I ordered an indexed (B) set from Majestic last week. Shipped to Ca. total is $59.40.

I can also pick up at set from the dealer locally in El Cajon for $90.20.Called three other local dealers and they were also $85-$90 total.

Buy them now if you plan on keeping the Insight over 100K miles of use.

HTH
Willie
 

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Regular gasoline is fine. The brand really doesn't matter.

For plugs, get them from Honda. Yes they're expensive, but they last 250,000 miles so you'll only need to replace them once. And yes, I know that Honda recommends replacing them at around half that mileage, but it really isn't necessary. A total waste of time and money, from my personal experience.
 

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After reading others' responses, I still stick with my thoughts:
Spark plugs: We have no choice but the indexed plugs (unless you are willing to let MPG drop). Top Tier Gas is what many manufacturers recommend. The car makers got tired of fixing engines for free (under warranty) due to rotten US gasoline, so they developed their own standard. LINK: Top Tier Gasoline
 

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Regular Versus Premium Gasoline

Since the energy content is the same, maybe folks who are getting better MPG is a result of the timing not having to be retarded as it might be if they were running regular during the same routes in the past..

That's of course I assume the insight can adjust timing triggered by the knock sensors. I am too new to the car to know this, but suspect it can.
 

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On premium vs. regular and timing, the Insight does have an active - very active - knock sensor, and I generally see about 5 degrees more advance with premium vs. regular (for instance, under such and such conditions, I might see 10 degrees of retardation with regular vs. only 5 degrees with premium). Whether it makes a difference in fuel economy - I can never tell. It seems like it has to to some degree...

What's kind of interesting is just how active the knock sensor is. Supposedly it is an acoustical device that detects the actual knocking sound, or more precisely, the very beginnings of what we'd call a 'knock' or 'ping'. It retards timing so the full knock doesn't happen. Well, even if you're idling and turn on the AC, more so with regular vs. premium, the knock sensor reading (on OBDIIC&C) will show retardation... Very sensitive and active...
 

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Once again: 11:1 is high compression. So too is the new 13:1 Mazda engine, but they used timing retardation & other tricks to "allow" it to run on 87 octane. Nevertheless if you put supreme gasoline in the car, it will give slightly more horsepower/efficiency. That was Mazda's goal.

BTW the Volt is only 10:1 compression, and yet it uses high octane gasoline. If 10:1 uses high octane, and benefits from it, why wouldn't a higher compression insight engine?

In my insight:

I've seen higher MPG with 91 octane, but it was only +1 MPG. I could also feel more power when climbing slopes in 5th gear. So is it worth 20 cents/gallon extra to get +1 mpg? Not by my calculations in insight #2. (I would have to get +3 mpg in order to justify the 91 expense.) I should also add I ran nothing but supreme in my first insight... I was trying to beat Wayne Gerdes' lifetime MPG. ;)

$4.10/55 mpg == 7.4 cents/mile
$3.90/54 mpg == 7.2 cents/mile
 

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Evidently that engine is GDI. Gasoline direct injection that cools the pistons and charge air while finely atomizing the fuel at diesel-like fuel pressures 10-15x a non GDI fuel pressure.
 

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Compression ratio is related to octane requirements in the same way that MHz is related to processing power and megapixels to picture quality.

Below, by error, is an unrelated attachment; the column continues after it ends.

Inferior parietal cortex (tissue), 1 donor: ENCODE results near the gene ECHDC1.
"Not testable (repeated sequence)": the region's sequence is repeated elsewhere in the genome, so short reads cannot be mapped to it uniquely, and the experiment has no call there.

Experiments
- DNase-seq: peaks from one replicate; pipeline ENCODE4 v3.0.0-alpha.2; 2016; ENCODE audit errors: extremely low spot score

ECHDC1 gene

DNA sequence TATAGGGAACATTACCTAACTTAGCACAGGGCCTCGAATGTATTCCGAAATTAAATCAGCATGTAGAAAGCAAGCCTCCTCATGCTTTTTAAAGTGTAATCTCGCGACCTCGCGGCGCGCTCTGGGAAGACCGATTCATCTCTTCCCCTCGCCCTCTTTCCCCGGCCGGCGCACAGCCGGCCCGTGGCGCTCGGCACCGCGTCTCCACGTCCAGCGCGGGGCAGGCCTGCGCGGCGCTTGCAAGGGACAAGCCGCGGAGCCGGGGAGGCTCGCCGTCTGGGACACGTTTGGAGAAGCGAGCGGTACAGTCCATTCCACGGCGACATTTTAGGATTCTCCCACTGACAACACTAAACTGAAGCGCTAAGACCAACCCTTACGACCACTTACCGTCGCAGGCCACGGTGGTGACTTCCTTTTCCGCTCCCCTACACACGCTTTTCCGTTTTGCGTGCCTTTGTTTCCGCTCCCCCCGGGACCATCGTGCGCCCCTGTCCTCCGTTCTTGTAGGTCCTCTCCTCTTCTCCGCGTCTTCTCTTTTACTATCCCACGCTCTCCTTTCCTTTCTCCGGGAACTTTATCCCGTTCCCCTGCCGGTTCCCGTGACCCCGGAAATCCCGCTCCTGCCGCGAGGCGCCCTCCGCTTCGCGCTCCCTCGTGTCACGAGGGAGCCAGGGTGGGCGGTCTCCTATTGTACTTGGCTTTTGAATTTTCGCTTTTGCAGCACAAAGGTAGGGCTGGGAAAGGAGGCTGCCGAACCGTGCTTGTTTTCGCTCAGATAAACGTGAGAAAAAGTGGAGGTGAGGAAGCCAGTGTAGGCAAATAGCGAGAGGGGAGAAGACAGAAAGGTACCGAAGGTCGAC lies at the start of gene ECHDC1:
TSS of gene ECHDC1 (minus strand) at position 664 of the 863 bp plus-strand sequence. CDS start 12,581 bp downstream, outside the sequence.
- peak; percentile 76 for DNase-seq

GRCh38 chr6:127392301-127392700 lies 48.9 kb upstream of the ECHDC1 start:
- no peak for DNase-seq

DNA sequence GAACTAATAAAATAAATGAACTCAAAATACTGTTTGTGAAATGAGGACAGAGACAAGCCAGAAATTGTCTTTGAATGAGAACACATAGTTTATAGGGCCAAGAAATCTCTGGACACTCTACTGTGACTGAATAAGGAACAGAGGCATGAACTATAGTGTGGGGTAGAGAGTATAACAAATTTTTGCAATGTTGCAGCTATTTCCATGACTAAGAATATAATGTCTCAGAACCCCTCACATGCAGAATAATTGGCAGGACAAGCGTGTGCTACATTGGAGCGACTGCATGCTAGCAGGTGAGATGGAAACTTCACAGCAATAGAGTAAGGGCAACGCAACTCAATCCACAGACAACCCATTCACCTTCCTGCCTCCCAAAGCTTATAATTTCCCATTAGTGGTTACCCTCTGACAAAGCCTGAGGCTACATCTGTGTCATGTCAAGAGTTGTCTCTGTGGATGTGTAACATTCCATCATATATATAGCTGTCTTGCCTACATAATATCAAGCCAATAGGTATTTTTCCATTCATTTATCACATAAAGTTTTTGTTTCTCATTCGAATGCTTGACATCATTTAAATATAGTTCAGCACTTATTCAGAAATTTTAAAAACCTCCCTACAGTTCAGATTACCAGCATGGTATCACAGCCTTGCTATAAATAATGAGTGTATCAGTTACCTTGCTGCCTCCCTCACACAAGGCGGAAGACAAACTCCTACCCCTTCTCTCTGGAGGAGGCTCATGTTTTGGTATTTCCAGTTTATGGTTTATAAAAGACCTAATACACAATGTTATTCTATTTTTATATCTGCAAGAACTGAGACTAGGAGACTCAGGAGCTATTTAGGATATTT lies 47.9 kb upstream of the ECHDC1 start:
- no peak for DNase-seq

Combustion chamber design plays just as much of a role as static compression ratio, if not more. You could make a 9:1 compression engine knock on 87 octane if you wanted to.
 

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Evidently that engine is GDI. Gasoline direct injection that cools the pistons.
You have it backwards. GDI engines run hotter, produce more NOx, and as recently discovered: Make 10x more particulate matter (soot) than a modern SCR-equipped diesel, due to the GDI's higher temperatures.

Anyway I'm convinced by the other owners data which shows 87 increases the insight's knocking (and the computer compensates with delayed timing). That means the insight engine runs less efficiently.
 

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You have it backwards. GDI engines run hotter, produce more NOx, and as recently discovered: Make 10x more particulate matter (soot) than a modern SCR-equipped diesel, due to the GDI's higher temperatures.

Anyway I'm convinced by the other owners data which shows 87 increases the insight's knocking (and the computer compensates with delayed timing). That means the insight engine runs less efficiently.
Here is some data relevant to GDI engines.

I'm afraid you are incorrect.

WIKIPEDIA said:
In internal combustion engines, Gasoline Direct Injection (GDI), also known as Petrol Direct Injection or Direct Petrol Injection or Spark Ignited Direct Injection (SIDI) or Fuel Stratified Injection (FSI), is a variant of fuel injection employed in modern two-stroke and four-stroke gasoline engines. The gasoline is highly pressurized, and injected via a common rail fuel line directly into the combustion chamber of each cylinder, as opposed to conventional multi-point fuel injection that happens in the intake tract, or cylinder port.

In some applications, gasoline direct injection enables a stratified fuel charge (ultra lean burn) combustion for improved fuel efficiency, and reduced emission levels at low load..Decreased combustion temperature allows for lowest emissions and heat losses and increases air quantity by reducing dilation, which delivers additional power.

This technique enables the use of ultra-lean mixtures that would be impossible with carburetors or conventional fuel injection.

By virtue of better dispersion and homogeneity of the directly injected fuel, the cylinder and piston are cooled, thereby permitting higher compression ratios and more aggressive ignition timing, with resultant enhanced power output. More precise management of the fuel injection event also enables better control of emissions. Finally, the homogeneity of the fuel mixture allows for leaner air/fuel ratios, which together with more precise ignition timing can improve fuel efficiency. Along with this, the engine can operate with stratified (lean burn) mixtures, and hence avoid throttling losses at low and part engine load. Some direct-injection systems incorporate piezoelectronic fuel injectors. With their extremely fast response time, multiple injection events can occur during each cycle of each cylinder of the engine.